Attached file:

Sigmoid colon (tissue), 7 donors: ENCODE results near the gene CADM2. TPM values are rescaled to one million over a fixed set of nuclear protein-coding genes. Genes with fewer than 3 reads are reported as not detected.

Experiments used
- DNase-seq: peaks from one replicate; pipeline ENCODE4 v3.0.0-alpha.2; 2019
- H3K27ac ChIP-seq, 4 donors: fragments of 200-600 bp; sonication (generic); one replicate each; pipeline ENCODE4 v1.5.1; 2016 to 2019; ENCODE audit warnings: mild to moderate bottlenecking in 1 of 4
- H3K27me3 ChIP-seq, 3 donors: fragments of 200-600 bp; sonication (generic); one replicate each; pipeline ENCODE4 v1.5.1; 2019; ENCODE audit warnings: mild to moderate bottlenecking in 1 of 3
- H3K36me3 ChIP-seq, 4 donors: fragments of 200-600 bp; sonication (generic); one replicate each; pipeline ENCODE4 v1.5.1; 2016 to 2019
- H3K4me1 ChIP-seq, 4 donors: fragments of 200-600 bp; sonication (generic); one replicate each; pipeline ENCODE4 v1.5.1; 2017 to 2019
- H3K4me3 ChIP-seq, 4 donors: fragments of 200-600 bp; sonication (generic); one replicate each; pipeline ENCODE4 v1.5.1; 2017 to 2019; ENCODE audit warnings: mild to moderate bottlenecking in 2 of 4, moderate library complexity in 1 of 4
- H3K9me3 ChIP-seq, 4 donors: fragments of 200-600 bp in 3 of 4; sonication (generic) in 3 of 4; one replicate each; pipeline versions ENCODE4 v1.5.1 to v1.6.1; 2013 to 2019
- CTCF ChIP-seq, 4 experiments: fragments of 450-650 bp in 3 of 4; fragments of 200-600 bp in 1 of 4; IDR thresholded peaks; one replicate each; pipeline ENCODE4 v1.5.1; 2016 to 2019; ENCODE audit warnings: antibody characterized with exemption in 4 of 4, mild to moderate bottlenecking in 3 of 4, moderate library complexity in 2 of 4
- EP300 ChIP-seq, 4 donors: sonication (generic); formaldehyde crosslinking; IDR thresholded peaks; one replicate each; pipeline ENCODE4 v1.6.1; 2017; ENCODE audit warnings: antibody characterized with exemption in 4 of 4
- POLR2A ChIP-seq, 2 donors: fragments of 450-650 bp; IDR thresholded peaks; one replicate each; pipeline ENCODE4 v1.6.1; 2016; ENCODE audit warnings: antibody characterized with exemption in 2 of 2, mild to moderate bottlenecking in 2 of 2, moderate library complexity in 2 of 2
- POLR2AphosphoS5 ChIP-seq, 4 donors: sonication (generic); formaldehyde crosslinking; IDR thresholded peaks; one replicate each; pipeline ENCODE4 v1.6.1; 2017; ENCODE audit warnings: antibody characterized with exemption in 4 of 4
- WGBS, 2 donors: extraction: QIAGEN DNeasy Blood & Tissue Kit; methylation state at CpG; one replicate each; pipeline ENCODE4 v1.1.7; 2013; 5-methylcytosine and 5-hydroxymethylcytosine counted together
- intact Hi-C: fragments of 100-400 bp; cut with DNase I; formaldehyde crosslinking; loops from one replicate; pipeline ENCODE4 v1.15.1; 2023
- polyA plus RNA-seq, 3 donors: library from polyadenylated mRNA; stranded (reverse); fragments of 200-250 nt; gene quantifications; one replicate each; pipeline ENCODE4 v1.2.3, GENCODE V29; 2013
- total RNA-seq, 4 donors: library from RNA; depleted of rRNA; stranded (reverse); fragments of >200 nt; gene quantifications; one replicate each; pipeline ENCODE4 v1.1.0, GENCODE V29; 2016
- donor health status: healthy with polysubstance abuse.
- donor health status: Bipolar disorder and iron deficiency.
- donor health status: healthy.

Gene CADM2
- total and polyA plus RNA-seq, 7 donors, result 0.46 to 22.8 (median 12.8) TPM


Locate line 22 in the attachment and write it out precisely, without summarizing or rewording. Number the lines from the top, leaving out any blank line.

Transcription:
- total and polyA plus RNA-seq, 7 donors, result 0.46 to 22.8 (median 12.8) TPM